On this question it was said in Nugent v. State, supra, "When it has been proven by the evidence, beyond a reasonable doubt, that a defendant is found in possession of the parts of a still enumerated in section 4657 of the Code of 1923, and no explanation is offered, a prima facie case is made out that he was in the unlawful possession of a complete still. Freeman v. State, 21 Ala.App. 629, 111 So. 188. In such a case a jury, weighing the whole *818 evidence, may find the defendant guilty as charged. Maisel v. State, 17 Ala.App. 12, 81 So. 348."

    We find no merit in appellant's contention that the court erred in admitting in evidence a copy of his alleged confession. The evidence discloses it was a carbon copy bearing the original signatures of appellant and the witnesses.

    We have said that "Carbon copies are regarded as primary duplicate originals and may be introduced in evidence without accounting for the nonproduction of the original. See 20 Am.Jur., Sec. 427; also annotation beginning at page 1498 of 51 A.L.R." Leonard v. State, 36 Ala.App. 397, 58 So. 2d 138, 140, certiorari denied 257 Ala. 239, 58 So. 2d 142. See also Wigmore on Evidence, 3d Ed., Vol. 4, Sec. 1233, p. 433, and State v. Trice, 338 Mo. 774, 92 S.W.2d 135.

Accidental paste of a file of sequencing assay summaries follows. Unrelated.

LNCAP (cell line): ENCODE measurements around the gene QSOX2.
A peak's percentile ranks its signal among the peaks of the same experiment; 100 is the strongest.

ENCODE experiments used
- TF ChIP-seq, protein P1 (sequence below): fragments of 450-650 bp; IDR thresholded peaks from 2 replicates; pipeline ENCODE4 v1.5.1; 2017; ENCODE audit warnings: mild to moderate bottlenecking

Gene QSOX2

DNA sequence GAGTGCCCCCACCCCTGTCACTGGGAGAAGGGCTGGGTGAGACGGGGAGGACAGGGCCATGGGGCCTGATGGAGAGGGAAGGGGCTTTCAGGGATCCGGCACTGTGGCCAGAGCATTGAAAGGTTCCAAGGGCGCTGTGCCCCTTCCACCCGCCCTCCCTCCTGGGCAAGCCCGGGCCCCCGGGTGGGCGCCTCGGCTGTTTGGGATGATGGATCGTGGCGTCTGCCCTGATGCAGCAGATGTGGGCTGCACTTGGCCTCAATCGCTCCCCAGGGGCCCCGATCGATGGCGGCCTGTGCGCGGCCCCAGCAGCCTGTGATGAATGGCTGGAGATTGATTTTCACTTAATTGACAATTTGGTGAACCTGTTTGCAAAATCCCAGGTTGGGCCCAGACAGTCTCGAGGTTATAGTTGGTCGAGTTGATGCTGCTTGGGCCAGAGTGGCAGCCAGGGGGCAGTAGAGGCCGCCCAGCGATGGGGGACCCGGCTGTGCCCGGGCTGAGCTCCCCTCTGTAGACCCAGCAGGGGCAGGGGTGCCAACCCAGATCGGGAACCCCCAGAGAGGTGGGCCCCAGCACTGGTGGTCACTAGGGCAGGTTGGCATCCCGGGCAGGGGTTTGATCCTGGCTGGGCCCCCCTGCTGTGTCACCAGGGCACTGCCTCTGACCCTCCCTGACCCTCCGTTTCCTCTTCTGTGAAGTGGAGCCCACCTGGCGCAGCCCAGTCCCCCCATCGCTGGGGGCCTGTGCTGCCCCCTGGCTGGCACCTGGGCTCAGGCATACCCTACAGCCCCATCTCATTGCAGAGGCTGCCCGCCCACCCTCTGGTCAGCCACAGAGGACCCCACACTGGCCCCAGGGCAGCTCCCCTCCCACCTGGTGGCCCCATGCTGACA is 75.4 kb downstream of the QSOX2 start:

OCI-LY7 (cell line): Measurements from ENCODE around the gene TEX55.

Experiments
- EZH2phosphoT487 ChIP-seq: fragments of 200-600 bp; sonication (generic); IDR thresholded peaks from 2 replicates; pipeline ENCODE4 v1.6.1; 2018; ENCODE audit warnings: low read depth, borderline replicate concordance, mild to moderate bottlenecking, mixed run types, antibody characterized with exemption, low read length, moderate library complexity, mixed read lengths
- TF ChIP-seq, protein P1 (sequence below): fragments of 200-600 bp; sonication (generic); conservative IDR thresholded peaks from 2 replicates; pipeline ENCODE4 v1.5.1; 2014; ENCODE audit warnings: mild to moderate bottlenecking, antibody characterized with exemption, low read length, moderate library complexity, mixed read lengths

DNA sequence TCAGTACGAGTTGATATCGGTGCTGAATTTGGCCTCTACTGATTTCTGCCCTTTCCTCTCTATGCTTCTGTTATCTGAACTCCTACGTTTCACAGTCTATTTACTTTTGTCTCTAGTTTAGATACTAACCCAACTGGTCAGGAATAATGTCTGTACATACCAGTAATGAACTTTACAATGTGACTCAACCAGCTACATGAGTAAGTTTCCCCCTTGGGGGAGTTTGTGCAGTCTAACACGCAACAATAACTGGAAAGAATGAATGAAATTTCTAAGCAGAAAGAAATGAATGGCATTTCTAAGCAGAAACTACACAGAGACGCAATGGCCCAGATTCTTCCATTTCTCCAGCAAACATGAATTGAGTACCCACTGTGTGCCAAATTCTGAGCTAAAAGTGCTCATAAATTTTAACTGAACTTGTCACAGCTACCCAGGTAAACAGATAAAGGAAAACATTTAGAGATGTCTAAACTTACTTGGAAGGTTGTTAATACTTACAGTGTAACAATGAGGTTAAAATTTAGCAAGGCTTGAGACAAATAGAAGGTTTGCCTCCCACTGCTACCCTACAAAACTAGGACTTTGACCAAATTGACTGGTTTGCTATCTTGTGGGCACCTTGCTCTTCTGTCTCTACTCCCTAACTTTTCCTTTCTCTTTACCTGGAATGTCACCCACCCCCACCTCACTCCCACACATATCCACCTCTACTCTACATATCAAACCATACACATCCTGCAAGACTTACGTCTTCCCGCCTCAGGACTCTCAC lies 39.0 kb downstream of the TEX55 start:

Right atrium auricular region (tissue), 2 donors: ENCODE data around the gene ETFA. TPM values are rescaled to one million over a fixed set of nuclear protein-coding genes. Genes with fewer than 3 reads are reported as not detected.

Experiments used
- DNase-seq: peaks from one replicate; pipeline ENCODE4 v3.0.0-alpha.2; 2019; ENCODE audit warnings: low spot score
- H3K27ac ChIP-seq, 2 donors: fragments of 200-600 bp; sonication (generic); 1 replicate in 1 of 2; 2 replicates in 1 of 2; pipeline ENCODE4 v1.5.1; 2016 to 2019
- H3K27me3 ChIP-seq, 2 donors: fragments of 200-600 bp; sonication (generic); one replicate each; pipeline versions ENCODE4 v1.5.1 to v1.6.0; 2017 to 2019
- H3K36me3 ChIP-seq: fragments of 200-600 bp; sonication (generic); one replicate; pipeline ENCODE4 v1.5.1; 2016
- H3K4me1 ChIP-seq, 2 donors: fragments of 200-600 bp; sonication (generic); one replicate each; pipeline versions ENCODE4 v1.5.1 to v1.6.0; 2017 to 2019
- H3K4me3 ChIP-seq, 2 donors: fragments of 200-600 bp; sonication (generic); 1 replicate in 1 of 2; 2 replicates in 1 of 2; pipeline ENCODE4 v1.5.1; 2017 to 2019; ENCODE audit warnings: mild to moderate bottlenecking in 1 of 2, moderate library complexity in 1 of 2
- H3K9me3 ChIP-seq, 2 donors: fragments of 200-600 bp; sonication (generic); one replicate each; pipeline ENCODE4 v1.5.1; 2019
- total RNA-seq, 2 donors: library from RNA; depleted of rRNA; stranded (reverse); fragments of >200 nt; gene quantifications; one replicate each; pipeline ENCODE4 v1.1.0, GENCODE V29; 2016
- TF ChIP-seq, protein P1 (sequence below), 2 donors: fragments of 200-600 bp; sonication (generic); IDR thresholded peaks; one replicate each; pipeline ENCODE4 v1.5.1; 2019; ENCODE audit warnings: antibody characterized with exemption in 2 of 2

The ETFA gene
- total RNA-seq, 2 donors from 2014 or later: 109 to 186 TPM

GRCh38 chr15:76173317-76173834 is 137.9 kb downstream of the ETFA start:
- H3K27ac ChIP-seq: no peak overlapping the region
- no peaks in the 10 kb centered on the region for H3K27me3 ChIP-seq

On cross examination Officer Ward stated that the written confessions did not contain everything that was said between the examining officers and the defendants. On the basis of this statement appellant urges in brief, "It is certainly a miscarriage of justice to permit an interrogating officer who is skilled in such procedures to select from the answers made by an accused that which he wishes to present in court." No such ground of objection was made to the admission in evidence of the confessions, nor was there a motion to exclude the confessions on such ground. Moreover, "It is for the jury to determine the credibility and weight to be given evidence of confessions upon a consideration of all the circumstances under which they were made and the situation of the accused and his relation to the party to whom the confession was made." Smith v. State, 20 Ala.App. 442, 102 So. 733, 735. See also Johnson v. State, 242 Ala. 278, 5 So. 2d 632; Fincher v. State, 211 Ala. 388, 100 So. 657; Phillips v. State, 248 Ala. 510, 28 So. 2d 542; Taylor v. State, 249 Ala. 130, 30 So. 2d 256; McCray v. State, 37 Ala.App. 661, 74 So. 2d 487, reversed on other grounds 261 Ala. 275, 74 So. 2d 491. What we have said applies equally as well to appellant's further arguments in brief that: State's witness Bence testified that Austin could not read, while the statement itself states that Austin had read it; there were six officers present in a small room containing a transmitter station, a roll-top desk, some junk, etc.; that witness Bence admitted Officer Hoover would "prod them along;" that the statement signed by defendant was shown to have been sworn to and subscribed before LaVerne J. Hoover, and it was not shown that the said Hoover was authorized to administer oaths.